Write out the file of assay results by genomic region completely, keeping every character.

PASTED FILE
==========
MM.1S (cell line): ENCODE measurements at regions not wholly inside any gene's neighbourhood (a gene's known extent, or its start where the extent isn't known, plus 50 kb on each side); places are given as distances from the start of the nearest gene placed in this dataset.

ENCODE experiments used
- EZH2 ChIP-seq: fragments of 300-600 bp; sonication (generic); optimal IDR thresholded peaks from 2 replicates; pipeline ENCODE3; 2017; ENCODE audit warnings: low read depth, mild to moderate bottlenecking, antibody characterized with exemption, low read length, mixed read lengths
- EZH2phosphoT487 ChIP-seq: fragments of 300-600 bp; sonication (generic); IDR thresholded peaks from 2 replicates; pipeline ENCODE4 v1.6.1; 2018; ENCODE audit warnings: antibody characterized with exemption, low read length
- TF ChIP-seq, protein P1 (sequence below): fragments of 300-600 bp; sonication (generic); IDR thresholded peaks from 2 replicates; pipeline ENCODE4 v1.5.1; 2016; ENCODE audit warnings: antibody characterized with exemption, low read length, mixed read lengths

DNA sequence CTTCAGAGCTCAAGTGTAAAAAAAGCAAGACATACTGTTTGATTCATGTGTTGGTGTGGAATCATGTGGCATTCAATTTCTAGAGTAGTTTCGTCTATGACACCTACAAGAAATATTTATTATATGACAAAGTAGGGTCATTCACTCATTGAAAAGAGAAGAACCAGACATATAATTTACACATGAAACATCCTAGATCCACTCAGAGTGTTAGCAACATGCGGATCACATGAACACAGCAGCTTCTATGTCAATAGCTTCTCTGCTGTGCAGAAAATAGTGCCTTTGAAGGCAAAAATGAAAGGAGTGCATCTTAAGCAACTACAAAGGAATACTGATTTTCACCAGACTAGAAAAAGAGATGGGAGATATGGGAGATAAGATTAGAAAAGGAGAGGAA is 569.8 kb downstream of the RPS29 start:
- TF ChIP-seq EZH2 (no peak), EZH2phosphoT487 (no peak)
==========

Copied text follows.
MM.1S (cell line): ENCODE measurements at regions not wholly inside any gene's neighbourhood (a gene's known extent, or its start where the extent isn't known, plus 50 kb on each side); places are given as distances from the start of the nearest gene placed in this dataset.

ENCODE experiments used
- EZH2 ChIP-seq: fragments of 300-600 bp; sonication (generic); optimal IDR thresholded peaks from 2 replicates; pipeline ENCODE3; 2017; ENCODE audit warnings: low read depth, mild to moderate bottlenecking, antibody characterized with exemption, low read length, mixed read lengths
- EZH2phosphoT487 ChIP-seq: fragments of 300-600 bp; sonication (generic); IDR thresholded peaks from 2 replicates; pipeline ENCODE4 v1.6.1; 2018; ENCODE audit warnings: antibody characterized with exemption, low read length
- TF ChIP-seq, protein P1 (sequence below): fragments of 300-600 bp; sonication (generic); IDR thresholded peaks from 2 replicates; pipeline ENCODE4 v1.5.1; 2016; ENCODE audit warnings: antibody characterized with exemption, low read length, mixed read lengths

DNA sequence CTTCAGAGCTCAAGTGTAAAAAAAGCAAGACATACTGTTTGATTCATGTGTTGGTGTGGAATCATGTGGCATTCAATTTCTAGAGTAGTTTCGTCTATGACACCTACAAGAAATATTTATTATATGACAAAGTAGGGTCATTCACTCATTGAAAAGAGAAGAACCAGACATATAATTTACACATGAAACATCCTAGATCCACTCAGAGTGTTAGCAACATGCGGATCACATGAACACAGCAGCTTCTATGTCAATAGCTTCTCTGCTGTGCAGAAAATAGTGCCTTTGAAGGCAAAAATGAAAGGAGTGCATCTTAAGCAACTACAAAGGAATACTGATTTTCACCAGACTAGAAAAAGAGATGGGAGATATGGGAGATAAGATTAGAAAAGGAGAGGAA is 569.8 kb downstream of the RPS29 start:
- TF ChIP-seq EZH2 (no peak), EZH2phosphoT487 (no peak)